Storm, Mudslides Tear Through Southern California Burn Scars

LOS ANGELES (CN) – Mudslides closed major roadways in parts of Southern California burned by a massive wildfire last month, including the Pacific Coast Highway which was swamped with mud and rocks Thursday.

Some parts of Southern California saw more than four inches of rain over a two-day period, according to the National Weather Service in Los Angeles.

Emergency officials have been preparing for the first rainfall of the season after the Woolsey Fire destroyed 1,643 buildings throughout Los Angeles and Ventura counties, leaving large swaths of land without vegetation to keep the soil in the place.

Strong winds fanned the flames, which burned nearly 100,000 acres and destroyed over 400 homes in the coastal city of Malibu. Damage to the city and the mansions of its residents will likely top $1.6 billion.

The fire was contained in late November. Three people died in the fire and the cause remains under investigation, according to fire officials.

Residents are on flash flood advisory as of Thursday afternoon after 1/3 of an inch of rain fell during a 30-minute window early in the day, according to National Weather Service meteorologist Keily Delerme.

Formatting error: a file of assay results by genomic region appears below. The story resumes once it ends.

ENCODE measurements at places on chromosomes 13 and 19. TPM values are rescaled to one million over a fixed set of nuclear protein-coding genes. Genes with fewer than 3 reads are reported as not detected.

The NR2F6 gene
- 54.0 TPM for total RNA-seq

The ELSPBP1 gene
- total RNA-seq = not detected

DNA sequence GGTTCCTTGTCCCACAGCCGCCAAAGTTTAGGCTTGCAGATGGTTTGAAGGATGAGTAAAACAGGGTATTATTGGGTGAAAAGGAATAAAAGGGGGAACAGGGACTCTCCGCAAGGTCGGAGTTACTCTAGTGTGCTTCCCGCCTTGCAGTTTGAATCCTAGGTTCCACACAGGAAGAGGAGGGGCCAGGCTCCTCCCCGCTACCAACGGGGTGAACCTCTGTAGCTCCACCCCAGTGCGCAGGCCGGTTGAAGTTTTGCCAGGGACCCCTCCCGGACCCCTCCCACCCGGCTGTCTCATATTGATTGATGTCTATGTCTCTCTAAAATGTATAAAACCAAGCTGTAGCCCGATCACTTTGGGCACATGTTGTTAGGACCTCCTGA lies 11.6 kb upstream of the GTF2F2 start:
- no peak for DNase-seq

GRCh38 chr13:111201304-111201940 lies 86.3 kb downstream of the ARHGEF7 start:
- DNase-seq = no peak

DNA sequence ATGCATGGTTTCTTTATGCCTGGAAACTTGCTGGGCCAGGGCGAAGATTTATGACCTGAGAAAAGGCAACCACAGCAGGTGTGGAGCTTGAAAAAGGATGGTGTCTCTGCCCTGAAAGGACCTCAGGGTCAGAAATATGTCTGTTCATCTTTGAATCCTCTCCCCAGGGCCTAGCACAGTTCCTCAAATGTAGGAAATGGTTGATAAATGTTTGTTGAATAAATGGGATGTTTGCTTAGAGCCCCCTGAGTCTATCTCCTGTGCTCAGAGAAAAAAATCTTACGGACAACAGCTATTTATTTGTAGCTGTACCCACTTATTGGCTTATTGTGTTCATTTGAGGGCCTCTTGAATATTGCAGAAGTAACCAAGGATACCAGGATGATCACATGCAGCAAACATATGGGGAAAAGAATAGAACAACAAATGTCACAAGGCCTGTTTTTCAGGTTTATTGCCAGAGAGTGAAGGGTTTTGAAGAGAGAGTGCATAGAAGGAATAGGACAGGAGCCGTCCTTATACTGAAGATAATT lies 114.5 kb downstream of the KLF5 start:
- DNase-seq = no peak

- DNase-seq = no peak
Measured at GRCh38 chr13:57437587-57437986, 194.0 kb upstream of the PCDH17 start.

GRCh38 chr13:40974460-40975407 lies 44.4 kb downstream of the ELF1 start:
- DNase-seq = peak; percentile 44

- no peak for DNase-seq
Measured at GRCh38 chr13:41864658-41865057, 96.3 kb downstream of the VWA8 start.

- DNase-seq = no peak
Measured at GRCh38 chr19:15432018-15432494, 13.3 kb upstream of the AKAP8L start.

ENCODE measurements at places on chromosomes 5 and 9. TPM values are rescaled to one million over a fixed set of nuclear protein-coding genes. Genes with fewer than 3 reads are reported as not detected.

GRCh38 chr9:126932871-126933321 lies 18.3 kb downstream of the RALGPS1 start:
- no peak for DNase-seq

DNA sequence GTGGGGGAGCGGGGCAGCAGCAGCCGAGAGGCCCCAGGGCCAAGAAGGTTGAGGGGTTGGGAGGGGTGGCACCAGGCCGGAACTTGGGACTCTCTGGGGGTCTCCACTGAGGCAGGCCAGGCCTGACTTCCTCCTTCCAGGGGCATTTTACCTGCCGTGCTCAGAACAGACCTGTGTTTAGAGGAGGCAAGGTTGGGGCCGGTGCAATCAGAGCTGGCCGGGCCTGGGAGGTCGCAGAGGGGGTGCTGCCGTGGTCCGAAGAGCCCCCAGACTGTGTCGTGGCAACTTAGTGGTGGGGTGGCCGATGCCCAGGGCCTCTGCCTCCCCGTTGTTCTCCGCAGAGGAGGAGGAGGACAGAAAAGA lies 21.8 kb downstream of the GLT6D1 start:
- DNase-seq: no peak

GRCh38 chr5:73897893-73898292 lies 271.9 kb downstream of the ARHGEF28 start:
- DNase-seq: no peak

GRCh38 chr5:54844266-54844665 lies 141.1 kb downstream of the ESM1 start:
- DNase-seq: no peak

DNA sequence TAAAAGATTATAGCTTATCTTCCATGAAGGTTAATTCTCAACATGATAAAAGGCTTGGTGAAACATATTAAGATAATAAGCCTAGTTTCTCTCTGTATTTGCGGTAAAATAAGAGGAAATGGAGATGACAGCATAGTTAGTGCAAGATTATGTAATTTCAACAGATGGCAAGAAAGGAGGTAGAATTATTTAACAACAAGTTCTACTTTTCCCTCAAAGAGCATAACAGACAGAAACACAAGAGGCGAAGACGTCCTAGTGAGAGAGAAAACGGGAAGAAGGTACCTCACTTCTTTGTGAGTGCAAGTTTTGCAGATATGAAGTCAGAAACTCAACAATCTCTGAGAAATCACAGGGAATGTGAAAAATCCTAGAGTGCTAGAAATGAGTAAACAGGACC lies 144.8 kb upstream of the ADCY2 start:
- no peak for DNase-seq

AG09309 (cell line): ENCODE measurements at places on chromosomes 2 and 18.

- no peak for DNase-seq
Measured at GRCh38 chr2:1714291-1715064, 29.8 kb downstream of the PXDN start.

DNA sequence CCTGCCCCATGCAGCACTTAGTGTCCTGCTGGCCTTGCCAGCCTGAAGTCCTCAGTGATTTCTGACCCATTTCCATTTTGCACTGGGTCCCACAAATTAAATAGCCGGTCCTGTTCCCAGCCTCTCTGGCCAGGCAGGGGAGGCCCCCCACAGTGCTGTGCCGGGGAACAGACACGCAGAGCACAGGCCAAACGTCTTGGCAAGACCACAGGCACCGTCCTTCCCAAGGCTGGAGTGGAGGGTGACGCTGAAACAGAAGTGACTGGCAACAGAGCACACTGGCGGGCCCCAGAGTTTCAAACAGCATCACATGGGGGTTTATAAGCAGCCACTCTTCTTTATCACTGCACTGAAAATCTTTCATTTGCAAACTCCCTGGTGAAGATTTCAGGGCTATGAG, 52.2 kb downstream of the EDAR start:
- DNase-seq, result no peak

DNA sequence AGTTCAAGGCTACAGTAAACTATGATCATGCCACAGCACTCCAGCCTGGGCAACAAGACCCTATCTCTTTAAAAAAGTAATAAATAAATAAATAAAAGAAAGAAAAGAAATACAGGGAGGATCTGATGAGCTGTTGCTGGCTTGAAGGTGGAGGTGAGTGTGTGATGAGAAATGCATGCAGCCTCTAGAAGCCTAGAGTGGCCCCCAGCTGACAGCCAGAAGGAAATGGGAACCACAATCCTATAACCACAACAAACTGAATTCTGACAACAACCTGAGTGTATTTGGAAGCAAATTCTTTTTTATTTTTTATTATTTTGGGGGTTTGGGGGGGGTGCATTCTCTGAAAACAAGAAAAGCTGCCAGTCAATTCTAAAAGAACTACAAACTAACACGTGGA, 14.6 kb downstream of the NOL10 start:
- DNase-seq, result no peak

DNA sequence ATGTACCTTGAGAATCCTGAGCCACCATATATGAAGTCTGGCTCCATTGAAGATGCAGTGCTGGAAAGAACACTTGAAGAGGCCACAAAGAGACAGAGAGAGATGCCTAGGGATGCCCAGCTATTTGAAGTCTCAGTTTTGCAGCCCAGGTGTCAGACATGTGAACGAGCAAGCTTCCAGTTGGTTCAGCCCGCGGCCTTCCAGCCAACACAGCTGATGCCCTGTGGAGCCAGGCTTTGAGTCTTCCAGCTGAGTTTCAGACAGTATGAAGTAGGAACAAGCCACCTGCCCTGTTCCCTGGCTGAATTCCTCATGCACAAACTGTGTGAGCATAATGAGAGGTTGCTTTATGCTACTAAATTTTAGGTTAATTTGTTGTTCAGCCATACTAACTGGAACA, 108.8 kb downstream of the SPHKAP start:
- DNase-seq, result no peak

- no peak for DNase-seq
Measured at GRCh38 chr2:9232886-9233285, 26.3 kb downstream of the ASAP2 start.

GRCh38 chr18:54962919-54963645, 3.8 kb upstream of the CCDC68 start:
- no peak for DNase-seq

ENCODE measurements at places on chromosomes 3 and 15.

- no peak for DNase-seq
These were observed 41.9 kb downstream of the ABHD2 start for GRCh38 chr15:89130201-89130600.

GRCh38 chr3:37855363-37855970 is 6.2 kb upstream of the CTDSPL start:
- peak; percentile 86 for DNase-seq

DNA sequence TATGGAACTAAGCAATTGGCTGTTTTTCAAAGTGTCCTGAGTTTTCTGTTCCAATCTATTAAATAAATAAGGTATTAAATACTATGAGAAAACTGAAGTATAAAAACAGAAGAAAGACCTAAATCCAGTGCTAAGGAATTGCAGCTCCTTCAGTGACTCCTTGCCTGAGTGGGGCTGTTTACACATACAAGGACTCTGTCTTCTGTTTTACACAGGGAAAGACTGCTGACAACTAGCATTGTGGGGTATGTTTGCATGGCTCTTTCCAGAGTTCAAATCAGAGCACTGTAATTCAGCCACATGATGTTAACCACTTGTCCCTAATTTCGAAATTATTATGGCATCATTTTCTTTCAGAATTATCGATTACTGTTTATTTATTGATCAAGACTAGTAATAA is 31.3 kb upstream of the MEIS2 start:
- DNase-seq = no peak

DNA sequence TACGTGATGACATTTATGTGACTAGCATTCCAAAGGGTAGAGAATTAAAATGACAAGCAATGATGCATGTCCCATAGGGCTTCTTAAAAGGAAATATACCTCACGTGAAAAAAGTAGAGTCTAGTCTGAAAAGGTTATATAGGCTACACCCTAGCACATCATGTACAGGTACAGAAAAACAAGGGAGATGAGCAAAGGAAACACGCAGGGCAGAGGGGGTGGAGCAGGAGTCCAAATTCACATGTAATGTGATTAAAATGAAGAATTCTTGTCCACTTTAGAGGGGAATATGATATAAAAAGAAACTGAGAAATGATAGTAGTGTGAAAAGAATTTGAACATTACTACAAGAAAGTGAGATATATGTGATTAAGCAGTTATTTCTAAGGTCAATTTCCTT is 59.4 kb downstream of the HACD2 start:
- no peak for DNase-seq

The deluge created muddy streams across fire-scarred areas and closed multiple roadways, including portions of the Pacific Coast Highway, according to the California Department of Transportation.

Further inland, highway officials closed a stretch of Interstate 5 through the Tehachapi Mountains known as “the Grapevine” due to snow.

Residents living near the burn scar of the Holy Fire in Riverside County have been told they must flee as emergency officials prepare for more rain in the forecast Thursday.

“Thunderstorms are unpredictable and can occur without warning,” emergency officials said in their mandatory evacuation order.

The Holy Fire burned about 23,000 acres this past August. Authorities suspect it was started by a man who threatened a local volunteer fire official.

Forrest Clark, 51, was arrested on suspicion of two counts of felony arson and threat to terrorize, and one count of misdemeanor resisting arrest, according to law enforcement.

Meanwhile, a Southwest Airlines flight rolled off the end of a runway at Hollywood Burbank Airport shortly after 9 a.m. There were no reported injuries according to a Federal Aviation Administration official.

The National Weather Service said rainfall rates are now between ¼ and ½ per hour. The storm is expected to linger through Friday morning.

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